Saturday, January 17, 2015

2014 in Review: Television

This is part five in a series reviewing 2014. Previous entries include those on books, food, movies, and music.

2014 was a crappy year for network television, but living as we do in an age when almost every TV show ever made is available at any time to be watched on thousands of devices that aren’t even televisions, it hardly matters. There is no longer a good excuse for not devoting some of your time to quality television. Melanie and I did our part. Here are the hits and misses along the way from our 2014 television journey.

Fox's Mulaney proved a crappy piece of crap.
I’ll start with the misses so we can end on a high note—and yes, there were misses aplenty. I think this is the first year in recent memory when I didn’t become attached to any new network television programs. A couple were okay (which I’ll discuss below), but some were downright terrible. I could only tolerate one episode of Mulaney, a show I watched with some hope due to the talent involved. Well, that might be overstating things just a bit, but stars John Mulaney and Nasim Pedrad both had connections to Saturday Night Live that buoyed my interest. Pedrad was a solid performer on SNL while Mulaney was a writer. As an actor, Mulaney proved absolutely terrible, which is a key reason that Mulaney the show just was not watchable. Acting was not the problem with Selfie, an ABC sitcom that has thankfully been canceled. Don’t get me wrong, the acting wasn’t good, it’s just that the characters themselves were so unappealing. Karen Gillan starred as a self-obsessed woman who enlists the help of a marketing man (played by John Cho) to become more likable. Eh, that’s sort of an inadequate description, but the thought of devoting more of my time to the show sickens me. Let’s move on.

Neither Here Nor There
A lot of shows were fairly middle of the road. They didn’t garner enough interest to keep us watching. Red Band Society is among the best shows that we didn’t stick with. It’s a drama about critically ill children who live in a hospital. It, too, has been canceled, but we didn’t even finish the initial run. It’s good enough that I haven’t completely disregarded the idea of watching the remaining episodes if ever I find myself with a lot of time on my hands and nothing better to do—which is highly improbable. A to Z is another show we didn’t keep up with, although we also haven’t deleted it from our Hulu queue just yet. The gimmick of this sitcom is that it’s supposed to chronicle the two leads’ entire relationship over the course of the series. You don’t know if they end up together or apart at the end, which supposedly is meant to keep you in suspense. But it’s not suspenseful enough, I guess, because A to Z is yet another show that has already been canceled. For me, the problem is that the main characters aren’t fleshed out enough for us to give a rat’s ass as to whether or not they end up together.

Some of the shows we tried are rather popular but failed to win us over. We watched a few episodes of House and were adequately entertained, but Melanie and I just don’t much care for TV shows that are so darn … well, episodic. (Ironic, right?) If the main story doesn’t continue from episode to episode, we lose interest, and that was the case with House. Boardwalk Empire, on the other hand, definitely has a continuing storyline, but after having it on my must-see list for years, it didn’t draw me in. It’s baffling, really. Steve Buscemi? Check. Mafia storyline? Check. Produced by HBO? Check. I don’t know why I didn’t get into it enough to continue, but maybe I’ll check it out again someday.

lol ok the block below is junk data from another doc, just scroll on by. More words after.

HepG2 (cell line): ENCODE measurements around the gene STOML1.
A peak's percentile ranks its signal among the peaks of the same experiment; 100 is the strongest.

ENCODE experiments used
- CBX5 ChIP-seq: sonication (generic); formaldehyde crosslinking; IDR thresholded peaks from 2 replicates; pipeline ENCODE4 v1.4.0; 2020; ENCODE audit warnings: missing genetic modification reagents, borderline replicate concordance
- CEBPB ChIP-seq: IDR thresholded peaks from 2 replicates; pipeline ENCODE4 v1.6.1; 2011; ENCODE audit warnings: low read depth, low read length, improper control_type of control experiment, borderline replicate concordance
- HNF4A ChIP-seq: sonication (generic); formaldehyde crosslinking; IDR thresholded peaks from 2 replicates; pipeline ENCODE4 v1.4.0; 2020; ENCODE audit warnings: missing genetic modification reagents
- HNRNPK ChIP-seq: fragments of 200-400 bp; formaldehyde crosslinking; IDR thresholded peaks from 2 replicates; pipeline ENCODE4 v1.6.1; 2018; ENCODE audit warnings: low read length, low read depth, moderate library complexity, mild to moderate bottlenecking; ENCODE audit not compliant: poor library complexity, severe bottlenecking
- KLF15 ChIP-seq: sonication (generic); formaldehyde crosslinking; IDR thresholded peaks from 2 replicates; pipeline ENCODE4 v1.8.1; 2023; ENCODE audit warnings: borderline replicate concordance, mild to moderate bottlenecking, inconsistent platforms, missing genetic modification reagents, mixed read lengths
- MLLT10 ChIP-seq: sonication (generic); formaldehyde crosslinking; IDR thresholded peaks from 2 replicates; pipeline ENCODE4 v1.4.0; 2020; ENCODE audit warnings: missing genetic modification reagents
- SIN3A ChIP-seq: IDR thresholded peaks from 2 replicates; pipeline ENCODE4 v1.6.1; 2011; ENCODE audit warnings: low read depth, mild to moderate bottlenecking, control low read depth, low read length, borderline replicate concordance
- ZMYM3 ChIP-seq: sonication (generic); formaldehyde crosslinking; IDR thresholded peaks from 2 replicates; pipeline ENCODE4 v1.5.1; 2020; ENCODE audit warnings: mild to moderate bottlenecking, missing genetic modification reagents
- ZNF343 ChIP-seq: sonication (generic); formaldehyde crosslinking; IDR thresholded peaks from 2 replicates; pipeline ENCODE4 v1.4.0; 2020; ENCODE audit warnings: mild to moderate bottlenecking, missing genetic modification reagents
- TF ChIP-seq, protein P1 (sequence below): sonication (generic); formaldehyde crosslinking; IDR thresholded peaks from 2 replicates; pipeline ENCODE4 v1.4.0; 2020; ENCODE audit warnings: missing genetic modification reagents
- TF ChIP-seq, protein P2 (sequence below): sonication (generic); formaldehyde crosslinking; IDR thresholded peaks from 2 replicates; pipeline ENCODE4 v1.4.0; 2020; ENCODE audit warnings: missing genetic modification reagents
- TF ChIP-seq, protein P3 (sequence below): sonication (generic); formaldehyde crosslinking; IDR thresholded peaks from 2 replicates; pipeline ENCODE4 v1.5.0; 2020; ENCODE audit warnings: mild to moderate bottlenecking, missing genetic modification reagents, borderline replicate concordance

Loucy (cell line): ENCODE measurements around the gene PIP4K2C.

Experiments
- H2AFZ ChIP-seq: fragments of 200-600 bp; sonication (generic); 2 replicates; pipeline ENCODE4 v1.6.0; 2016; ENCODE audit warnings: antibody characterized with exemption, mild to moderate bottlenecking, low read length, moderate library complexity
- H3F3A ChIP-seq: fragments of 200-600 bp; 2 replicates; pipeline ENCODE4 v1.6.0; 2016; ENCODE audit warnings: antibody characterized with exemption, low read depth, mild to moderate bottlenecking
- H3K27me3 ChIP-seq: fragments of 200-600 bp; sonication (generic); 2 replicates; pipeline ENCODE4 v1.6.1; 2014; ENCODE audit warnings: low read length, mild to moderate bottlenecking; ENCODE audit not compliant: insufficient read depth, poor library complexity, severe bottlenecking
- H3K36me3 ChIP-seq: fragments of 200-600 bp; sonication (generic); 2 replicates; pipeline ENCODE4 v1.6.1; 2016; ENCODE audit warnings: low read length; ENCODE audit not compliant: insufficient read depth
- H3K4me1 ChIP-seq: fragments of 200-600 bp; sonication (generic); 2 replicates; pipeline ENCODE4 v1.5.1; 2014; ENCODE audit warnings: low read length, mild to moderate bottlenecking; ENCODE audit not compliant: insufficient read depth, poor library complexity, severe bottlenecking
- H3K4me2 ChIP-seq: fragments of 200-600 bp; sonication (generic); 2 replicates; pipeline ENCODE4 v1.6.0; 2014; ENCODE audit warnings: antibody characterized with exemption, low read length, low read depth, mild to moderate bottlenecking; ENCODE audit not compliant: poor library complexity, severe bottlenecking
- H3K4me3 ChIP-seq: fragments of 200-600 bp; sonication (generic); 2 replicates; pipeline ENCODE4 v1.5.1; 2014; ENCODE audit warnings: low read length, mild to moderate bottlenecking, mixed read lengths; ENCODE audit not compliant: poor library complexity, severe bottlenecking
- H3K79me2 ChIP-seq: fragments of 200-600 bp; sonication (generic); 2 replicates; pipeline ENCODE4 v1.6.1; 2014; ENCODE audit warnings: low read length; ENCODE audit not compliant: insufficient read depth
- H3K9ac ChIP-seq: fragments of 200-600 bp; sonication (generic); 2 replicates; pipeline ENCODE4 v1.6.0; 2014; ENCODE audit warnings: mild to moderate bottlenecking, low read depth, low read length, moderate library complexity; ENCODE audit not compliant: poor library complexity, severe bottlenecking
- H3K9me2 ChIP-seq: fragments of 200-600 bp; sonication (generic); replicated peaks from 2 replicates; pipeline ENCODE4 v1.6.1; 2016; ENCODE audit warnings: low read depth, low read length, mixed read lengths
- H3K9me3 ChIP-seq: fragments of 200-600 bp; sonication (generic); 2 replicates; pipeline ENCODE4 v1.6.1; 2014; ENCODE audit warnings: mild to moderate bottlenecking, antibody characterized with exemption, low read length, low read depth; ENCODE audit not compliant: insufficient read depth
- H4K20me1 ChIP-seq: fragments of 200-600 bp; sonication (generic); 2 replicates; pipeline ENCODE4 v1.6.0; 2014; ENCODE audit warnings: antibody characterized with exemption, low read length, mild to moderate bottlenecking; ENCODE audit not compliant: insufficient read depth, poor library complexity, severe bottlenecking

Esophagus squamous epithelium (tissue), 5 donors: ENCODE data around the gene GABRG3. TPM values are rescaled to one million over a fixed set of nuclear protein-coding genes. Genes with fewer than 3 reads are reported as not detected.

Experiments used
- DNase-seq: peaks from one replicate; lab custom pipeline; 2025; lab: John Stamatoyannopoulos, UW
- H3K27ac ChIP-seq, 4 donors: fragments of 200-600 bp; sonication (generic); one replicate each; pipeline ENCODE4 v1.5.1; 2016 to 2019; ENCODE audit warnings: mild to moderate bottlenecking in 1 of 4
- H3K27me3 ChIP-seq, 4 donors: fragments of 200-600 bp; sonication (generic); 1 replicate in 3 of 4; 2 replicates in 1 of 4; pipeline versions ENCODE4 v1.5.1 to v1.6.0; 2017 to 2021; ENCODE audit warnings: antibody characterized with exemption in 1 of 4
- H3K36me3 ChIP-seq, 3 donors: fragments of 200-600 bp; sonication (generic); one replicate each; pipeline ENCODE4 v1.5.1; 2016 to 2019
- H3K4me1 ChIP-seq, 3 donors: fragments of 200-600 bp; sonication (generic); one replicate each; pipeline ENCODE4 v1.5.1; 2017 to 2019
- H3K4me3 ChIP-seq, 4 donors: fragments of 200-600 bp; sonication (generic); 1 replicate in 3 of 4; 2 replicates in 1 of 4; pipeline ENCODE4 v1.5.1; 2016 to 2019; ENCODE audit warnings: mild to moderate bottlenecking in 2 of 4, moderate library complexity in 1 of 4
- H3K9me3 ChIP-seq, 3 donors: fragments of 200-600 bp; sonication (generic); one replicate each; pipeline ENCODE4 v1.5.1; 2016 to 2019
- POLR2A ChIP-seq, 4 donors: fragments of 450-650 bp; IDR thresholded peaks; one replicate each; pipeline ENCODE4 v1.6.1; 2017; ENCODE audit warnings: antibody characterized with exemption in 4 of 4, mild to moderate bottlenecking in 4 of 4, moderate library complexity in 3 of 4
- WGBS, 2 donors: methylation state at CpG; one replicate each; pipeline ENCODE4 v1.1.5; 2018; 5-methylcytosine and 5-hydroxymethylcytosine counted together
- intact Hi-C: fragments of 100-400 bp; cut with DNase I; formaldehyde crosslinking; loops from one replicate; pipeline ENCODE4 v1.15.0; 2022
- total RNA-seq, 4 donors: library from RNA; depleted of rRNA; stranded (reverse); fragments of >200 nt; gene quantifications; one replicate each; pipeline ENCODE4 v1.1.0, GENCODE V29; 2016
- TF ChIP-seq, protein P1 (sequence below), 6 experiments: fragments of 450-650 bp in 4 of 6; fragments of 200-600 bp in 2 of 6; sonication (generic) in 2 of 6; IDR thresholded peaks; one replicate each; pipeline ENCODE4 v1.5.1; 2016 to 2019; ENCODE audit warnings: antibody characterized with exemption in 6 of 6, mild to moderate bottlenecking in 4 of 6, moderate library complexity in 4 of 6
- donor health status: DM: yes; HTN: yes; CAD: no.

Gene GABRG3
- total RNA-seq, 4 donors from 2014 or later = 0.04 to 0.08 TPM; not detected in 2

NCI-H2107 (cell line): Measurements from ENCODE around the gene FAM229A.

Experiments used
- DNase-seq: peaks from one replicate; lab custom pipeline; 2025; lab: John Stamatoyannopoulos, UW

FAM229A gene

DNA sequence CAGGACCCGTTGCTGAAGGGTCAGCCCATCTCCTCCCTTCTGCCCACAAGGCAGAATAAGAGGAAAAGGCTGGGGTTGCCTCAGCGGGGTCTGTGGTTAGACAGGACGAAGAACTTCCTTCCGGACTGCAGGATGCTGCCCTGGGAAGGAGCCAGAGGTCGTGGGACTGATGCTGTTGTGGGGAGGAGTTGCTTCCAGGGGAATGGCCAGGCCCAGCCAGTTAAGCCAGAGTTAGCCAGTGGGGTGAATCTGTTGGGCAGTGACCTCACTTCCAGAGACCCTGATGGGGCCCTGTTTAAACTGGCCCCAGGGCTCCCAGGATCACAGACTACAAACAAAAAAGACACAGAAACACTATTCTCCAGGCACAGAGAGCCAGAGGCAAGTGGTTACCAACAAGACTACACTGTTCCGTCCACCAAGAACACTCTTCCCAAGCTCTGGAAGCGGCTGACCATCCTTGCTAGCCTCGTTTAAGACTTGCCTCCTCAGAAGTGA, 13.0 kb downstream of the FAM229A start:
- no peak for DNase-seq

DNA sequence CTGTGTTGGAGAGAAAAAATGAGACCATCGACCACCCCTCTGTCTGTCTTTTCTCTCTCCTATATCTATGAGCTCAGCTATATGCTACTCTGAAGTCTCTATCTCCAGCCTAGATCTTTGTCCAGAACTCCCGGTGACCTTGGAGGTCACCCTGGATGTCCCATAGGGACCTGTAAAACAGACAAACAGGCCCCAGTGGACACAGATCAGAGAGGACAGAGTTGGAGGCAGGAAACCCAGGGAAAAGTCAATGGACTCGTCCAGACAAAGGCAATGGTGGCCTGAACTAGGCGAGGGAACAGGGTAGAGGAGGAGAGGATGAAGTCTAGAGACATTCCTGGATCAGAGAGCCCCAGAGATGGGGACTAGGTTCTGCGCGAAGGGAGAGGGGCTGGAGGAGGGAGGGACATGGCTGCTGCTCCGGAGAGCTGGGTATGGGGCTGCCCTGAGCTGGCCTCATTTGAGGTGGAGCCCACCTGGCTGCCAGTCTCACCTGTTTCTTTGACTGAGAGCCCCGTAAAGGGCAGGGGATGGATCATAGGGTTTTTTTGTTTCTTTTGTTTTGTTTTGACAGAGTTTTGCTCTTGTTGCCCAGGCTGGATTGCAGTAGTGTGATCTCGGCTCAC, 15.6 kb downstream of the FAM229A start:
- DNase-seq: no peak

Melanie and I did watch the entire series The Riches, about a con-artist vagabond family who take over a classy suburban house when the legal owners (who have not yet moved in or met their neighbors) die unexpectedly. The series lasted only 20 episodes and was so-so. In the role of the main character, Eddie Izzard struggled with his American accent, which was both strange and bothersome. He was one of the show’s writers and executive producers, but he wasn’t ideal for the part, in my opinion.

And finally, Melanie and I actually have stuck with Marry Me, a new sitcom starring Casey Wilson and Ken Marino. The first episode was so much better than any other show to debut on the Fall TV schedule, but it has quickly become mediocre. The fact that we’ve stuck with it thus far isn’t saying a lot. I’m a fan of Marino, which is one reason I wanted to watch it, but even he seems to be doing very little here.

The Hits
I’ll start with some soft hits, by which I mean shows that I am giving only a tentative thumbs-up. Two political cable shows fall into this category, one serious and one comedic. The Newsroom is a critically-acclaimed drama about a controversial anchorperson, Will McAvoy (played by Jeff Daniels), whose news program strives to be both no-holds-barred and non-biased. It’s a quality show, but it’s rather dry. Each hour-long episode feels very drawn out. The news stories covered in the show are actual historical events, but while this might prove educational, it’s not exactly exciting. There’s a reason nightly news programs don’t show reruns.